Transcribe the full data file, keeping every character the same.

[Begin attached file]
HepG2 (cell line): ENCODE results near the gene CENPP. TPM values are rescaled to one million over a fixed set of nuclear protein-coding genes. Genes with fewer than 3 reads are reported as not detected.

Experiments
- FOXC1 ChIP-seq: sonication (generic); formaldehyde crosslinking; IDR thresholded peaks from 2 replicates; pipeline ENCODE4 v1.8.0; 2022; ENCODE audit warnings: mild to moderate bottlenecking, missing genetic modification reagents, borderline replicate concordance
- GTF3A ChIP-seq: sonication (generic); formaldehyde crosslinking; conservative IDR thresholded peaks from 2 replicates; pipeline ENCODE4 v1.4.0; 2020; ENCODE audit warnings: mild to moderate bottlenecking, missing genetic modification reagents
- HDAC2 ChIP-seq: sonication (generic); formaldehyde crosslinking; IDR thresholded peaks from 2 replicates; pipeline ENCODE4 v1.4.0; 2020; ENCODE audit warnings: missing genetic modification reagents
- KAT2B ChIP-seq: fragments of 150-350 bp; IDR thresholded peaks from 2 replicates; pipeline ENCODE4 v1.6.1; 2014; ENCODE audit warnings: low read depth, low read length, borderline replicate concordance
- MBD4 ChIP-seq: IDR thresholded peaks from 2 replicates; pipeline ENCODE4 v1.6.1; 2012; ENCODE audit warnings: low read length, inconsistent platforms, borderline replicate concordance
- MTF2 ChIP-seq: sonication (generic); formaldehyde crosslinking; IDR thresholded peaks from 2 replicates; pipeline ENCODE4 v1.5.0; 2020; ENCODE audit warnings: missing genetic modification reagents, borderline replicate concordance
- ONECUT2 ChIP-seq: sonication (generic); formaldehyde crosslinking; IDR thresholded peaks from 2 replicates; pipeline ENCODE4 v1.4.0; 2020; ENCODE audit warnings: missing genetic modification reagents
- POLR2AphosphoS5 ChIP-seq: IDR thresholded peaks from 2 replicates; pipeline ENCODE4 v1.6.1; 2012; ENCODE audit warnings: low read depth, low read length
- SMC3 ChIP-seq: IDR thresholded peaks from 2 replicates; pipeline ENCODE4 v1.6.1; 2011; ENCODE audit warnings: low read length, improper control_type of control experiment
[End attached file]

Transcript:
HepG2 (cell line): ENCODE results near the gene CENPP. TPM values are rescaled to one million over a fixed set of nuclear protein-coding genes. Genes with fewer than 3 reads are reported as not detected.

Experiments
- FOXC1 ChIP-seq: sonication (generic); formaldehyde crosslinking; IDR thresholded peaks from 2 replicates; pipeline ENCODE4 v1.8.0; 2022; ENCODE audit warnings: mild to moderate bottlenecking, missing genetic modification reagents, borderline replicate concordance
- GTF3A ChIP-seq: sonication (generic); formaldehyde crosslinking; conservative IDR thresholded peaks from 2 replicates; pipeline ENCODE4 v1.4.0; 2020; ENCODE audit warnings: mild to moderate bottlenecking, missing genetic modification reagents
- HDAC2 ChIP-seq: sonication (generic); formaldehyde crosslinking; IDR thresholded peaks from 2 replicates; pipeline ENCODE4 v1.4.0; 2020; ENCODE audit warnings: missing genetic modification reagents
- KAT2B ChIP-seq: fragments of 150-350 bp; IDR thresholded peaks from 2 replicates; pipeline ENCODE4 v1.6.1; 2014; ENCODE audit warnings: low read depth, low read length, borderline replicate concordance
- MBD4 ChIP-seq: IDR thresholded peaks from 2 replicates; pipeline ENCODE4 v1.6.1; 2012; ENCODE audit warnings: low read length, inconsistent platforms, borderline replicate concordance
- MTF2 ChIP-seq: sonication (generic); formaldehyde crosslinking; IDR thresholded peaks from 2 replicates; pipeline ENCODE4 v1.5.0; 2020; ENCODE audit warnings: missing genetic modification reagents, borderline replicate concordance
- ONECUT2 ChIP-seq: sonication (generic); formaldehyde crosslinking; IDR thresholded peaks from 2 replicates; pipeline ENCODE4 v1.4.0; 2020; ENCODE audit warnings: missing genetic modification reagents
- POLR2AphosphoS5 ChIP-seq: IDR thresholded peaks from 2 replicates; pipeline ENCODE4 v1.6.1; 2012; ENCODE audit warnings: low read depth, low read length
- SMC3 ChIP-seq: IDR thresholded peaks from 2 replicates; pipeline ENCODE4 v1.6.1; 2011; ENCODE audit warnings: low read length, improper control_type of control experiment